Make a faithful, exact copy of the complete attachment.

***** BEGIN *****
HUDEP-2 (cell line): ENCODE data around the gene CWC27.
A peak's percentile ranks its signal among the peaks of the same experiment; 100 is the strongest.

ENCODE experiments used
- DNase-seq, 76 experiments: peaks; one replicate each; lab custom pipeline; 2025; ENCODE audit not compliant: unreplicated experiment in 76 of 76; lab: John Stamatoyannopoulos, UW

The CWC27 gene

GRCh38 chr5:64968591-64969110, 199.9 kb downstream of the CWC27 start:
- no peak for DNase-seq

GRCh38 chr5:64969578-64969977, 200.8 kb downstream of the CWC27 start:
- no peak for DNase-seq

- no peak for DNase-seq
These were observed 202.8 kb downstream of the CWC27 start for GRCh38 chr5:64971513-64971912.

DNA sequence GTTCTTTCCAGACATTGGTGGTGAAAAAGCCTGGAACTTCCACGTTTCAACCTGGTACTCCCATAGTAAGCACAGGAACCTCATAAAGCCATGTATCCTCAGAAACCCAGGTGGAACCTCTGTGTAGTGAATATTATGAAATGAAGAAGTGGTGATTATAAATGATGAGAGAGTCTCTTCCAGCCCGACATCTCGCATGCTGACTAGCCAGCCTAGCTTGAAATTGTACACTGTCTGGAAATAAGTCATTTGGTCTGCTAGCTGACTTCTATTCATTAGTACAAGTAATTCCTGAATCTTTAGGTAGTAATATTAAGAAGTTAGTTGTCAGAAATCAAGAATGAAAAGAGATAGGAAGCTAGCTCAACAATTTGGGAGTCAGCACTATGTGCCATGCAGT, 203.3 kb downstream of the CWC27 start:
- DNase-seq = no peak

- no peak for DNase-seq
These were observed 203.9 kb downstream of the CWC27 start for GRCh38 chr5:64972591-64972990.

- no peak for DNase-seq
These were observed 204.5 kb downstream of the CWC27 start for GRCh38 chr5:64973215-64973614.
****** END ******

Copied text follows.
HUDEP-2 (cell line): ENCODE data around the gene CWC27.
A peak's percentile ranks its signal among the peaks of the same experiment; 100 is the strongest.

ENCODE experiments used
- DNase-seq, 76 experiments: peaks; one replicate each; lab custom pipeline; 2025; ENCODE audit not compliant: unreplicated experiment in 76 of 76; lab: John Stamatoyannopoulos, UW

The CWC27 gene

GRCh38 chr5:64968591-64969110, 199.9 kb downstream of the CWC27 start:
- no peak for DNase-seq

GRCh38 chr5:64969578-64969977, 200.8 kb downstream of the CWC27 start:
- no peak for DNase-seq

- no peak for DNase-seq
These were observed 202.8 kb downstream of the CWC27 start for GRCh38 chr5:64971513-64971912.

DNA sequence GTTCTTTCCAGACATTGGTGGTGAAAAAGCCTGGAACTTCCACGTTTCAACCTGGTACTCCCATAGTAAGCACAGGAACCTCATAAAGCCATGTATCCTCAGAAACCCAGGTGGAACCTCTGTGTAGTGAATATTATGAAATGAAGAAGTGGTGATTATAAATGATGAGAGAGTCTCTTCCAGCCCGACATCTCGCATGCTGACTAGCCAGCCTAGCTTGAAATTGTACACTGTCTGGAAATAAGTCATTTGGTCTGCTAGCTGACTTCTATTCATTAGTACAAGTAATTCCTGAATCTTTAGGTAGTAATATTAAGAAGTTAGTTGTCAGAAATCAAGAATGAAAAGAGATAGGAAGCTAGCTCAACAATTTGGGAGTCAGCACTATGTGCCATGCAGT, 203.3 kb downstream of the CWC27 start:
- DNase-seq = no peak

- no peak for DNase-seq
These were observed 203.9 kb downstream of the CWC27 start for GRCh38 chr5:64972591-64972990.

- no peak for DNase-seq
These were observed 204.5 kb downstream of the CWC27 start for GRCh38 chr5:64973215-64973614.